Monday, June 1, 2020
First sentence: There are all sorts of wonderful things a person might see very early in the morning.
Premise/plot: Nan Sparrow, our heroine, is a chimney sweep; one of many. When we first meet her in the opening pages of Auxier's novel, she's in the employ of Wilkie Crudd. She wasn't always. In her vaguest, fuzziest memories, Nan remembers the Sweep, the man who raised her and taught her everything he knew. Those dreams of the past haunt her in a lovely way, for the most part. She tells stories about the Sweep almost making him legendary among the other children. His physical legacy to her was small--a small piece of coal and a hat--but his legacy was priceless in ways no one could have foreseen.
When she needs help the most--in her DARKEST hour--help comes from an unusual source, that small lump of coal. For that coal--once burned--becomes a living being, a golem of soot, if you will. She names him Charlie.
The story is fantastical and memorable.
My thoughts: I loved, loved, loved this one. I hesitate to share too much of its plot for just that reason. This one is best read without knowing all the ins and outs. (Some books are; some aren't.) It was a book to be experienced. It was a book with depth and substance. The writing is delightful in that it sweeps you up, up, and away. But the story itself is bittersweet. There's nothing cutesy and adorable about children living in such poverty and in such cruel situations.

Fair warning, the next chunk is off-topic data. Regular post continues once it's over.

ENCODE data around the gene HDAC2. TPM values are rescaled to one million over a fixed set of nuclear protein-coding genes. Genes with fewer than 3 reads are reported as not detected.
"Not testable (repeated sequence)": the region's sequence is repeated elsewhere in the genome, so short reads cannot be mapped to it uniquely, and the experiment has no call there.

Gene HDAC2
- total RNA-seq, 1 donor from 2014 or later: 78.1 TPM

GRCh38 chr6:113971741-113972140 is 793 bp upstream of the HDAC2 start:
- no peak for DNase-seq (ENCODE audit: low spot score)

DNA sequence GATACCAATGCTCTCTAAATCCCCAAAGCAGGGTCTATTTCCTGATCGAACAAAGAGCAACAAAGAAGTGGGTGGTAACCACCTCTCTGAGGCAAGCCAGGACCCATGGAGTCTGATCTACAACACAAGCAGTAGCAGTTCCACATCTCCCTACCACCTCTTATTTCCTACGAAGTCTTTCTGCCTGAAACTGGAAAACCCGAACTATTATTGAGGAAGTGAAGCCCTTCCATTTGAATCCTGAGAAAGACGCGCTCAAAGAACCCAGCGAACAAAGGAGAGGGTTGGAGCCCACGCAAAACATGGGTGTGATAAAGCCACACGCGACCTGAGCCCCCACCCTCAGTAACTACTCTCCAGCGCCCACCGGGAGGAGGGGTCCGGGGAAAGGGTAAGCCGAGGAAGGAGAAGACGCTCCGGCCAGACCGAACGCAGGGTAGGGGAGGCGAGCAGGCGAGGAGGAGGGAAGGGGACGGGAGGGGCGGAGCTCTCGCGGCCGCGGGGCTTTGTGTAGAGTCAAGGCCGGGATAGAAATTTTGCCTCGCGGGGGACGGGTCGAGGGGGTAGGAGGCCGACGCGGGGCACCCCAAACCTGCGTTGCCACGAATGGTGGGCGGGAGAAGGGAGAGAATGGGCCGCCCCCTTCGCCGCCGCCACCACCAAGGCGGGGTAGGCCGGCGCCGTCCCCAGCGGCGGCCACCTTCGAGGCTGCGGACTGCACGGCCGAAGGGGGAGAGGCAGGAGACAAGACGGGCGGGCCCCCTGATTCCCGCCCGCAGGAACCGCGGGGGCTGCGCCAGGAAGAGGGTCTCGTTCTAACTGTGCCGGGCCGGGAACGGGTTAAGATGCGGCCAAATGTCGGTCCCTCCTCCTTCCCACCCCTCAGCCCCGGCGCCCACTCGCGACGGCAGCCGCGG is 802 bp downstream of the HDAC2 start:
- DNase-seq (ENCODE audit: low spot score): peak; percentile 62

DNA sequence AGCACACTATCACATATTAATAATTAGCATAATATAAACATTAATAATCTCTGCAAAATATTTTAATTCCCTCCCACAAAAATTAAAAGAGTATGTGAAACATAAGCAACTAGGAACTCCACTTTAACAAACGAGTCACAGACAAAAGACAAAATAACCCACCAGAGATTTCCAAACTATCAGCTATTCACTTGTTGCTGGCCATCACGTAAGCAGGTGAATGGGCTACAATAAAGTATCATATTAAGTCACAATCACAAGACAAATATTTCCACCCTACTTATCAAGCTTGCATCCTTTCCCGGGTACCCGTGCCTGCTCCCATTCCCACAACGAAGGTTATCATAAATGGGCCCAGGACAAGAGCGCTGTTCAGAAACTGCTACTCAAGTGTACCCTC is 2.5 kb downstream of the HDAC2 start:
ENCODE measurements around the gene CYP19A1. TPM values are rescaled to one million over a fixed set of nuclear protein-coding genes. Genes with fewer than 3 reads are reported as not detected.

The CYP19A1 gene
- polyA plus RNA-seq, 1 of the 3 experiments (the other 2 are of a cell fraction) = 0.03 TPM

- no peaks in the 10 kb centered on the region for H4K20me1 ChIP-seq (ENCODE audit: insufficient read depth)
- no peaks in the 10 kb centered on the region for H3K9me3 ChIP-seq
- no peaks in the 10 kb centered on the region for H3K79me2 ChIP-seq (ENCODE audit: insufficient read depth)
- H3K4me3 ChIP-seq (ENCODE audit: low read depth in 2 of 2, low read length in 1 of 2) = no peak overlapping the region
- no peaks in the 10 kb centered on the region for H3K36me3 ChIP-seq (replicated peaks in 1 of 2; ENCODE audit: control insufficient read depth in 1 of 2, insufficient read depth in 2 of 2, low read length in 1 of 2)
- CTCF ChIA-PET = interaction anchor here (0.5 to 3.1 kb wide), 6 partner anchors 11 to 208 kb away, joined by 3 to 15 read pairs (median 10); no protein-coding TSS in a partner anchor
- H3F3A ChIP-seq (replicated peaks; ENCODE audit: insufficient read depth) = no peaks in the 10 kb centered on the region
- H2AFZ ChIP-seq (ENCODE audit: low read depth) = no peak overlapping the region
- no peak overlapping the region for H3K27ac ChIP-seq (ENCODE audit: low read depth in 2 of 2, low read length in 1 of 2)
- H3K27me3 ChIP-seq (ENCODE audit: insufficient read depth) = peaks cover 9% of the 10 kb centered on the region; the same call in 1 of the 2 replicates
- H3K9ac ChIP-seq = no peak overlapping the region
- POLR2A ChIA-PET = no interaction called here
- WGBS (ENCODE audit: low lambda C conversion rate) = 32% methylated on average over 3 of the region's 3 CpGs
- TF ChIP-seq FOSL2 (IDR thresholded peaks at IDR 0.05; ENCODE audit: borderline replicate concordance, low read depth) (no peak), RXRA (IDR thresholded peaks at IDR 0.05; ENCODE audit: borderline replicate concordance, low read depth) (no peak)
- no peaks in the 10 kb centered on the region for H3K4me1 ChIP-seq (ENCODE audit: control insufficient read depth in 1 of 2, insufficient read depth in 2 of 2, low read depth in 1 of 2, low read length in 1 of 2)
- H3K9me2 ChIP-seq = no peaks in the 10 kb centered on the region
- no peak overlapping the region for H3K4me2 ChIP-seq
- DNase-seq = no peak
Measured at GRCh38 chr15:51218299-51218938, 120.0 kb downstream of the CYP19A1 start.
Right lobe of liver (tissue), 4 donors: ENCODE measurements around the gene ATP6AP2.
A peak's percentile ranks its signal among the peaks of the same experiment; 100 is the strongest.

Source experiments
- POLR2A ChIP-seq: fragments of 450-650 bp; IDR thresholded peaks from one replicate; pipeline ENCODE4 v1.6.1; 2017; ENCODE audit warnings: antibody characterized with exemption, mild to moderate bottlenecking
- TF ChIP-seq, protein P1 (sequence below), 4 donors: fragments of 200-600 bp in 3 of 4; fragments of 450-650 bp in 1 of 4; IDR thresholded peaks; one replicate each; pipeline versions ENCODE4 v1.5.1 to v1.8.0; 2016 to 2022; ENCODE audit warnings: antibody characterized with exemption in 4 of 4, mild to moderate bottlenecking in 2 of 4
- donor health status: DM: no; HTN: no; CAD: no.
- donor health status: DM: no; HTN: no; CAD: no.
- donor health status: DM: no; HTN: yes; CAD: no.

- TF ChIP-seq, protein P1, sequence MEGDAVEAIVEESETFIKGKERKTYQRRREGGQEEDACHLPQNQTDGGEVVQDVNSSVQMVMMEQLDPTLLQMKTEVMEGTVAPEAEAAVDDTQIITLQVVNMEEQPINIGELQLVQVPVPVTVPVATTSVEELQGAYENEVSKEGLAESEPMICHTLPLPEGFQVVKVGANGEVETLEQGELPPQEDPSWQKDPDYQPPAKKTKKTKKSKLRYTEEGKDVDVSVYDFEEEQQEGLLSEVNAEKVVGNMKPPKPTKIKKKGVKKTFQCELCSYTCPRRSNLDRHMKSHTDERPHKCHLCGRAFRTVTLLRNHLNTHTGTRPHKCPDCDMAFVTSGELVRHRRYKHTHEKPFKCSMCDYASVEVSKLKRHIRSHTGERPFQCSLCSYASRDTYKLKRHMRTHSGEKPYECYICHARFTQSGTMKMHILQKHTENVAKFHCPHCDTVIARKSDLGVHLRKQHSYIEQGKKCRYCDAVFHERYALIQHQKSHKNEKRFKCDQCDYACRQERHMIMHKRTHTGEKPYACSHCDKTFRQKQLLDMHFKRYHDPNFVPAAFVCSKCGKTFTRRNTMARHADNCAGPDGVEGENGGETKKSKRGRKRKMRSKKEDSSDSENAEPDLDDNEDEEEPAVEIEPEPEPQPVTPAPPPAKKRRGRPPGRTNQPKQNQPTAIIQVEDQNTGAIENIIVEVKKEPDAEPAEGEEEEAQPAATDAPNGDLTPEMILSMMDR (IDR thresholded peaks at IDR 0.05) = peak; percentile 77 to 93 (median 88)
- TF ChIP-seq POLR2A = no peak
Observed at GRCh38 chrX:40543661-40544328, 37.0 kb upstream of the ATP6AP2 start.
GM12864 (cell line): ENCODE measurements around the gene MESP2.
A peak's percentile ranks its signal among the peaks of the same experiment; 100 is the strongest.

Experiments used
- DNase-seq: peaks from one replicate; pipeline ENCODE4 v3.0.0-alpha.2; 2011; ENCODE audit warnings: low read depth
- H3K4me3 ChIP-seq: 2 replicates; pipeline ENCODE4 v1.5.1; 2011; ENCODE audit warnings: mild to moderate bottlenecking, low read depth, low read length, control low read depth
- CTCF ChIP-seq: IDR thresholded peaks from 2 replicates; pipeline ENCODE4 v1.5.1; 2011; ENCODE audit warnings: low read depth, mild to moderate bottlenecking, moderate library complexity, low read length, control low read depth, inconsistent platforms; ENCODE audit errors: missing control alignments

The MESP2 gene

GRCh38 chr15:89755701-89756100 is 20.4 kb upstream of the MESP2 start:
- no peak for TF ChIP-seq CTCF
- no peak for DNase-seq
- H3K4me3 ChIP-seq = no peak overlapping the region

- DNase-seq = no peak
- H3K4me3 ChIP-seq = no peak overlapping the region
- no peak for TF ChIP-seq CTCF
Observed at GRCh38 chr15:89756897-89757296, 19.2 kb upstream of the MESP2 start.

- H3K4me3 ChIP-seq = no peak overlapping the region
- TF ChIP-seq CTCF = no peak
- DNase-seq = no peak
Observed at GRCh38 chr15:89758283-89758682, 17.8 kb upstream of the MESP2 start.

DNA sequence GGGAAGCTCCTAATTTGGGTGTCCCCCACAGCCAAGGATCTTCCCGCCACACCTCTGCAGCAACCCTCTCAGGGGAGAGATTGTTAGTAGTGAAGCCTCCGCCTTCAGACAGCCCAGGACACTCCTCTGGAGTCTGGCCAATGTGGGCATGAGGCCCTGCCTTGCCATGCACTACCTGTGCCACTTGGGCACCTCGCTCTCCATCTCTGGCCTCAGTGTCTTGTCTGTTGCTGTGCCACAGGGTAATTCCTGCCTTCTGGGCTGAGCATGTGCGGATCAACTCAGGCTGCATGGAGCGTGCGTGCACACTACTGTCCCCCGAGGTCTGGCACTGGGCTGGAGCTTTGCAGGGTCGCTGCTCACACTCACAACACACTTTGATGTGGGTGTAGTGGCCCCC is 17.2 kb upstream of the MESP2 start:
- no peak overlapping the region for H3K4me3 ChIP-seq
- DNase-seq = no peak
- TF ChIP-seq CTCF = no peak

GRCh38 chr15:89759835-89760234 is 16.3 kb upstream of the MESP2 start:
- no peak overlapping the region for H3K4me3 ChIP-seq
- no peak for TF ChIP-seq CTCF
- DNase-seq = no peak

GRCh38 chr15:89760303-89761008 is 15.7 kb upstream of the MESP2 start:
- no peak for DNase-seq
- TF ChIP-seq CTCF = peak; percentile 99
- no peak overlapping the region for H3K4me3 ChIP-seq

I will need to reread this one. Perhaps even this year.
ETA: Funny how you can read the same book twice and have different reactions each time. I didn't love, love, love it the second time around. I liked it certainly. I found it well worth reading. But I didn't get swept up in the story. The other books I've reread by Auxier have held up better.
© 2020 Becky Laney of Young Readers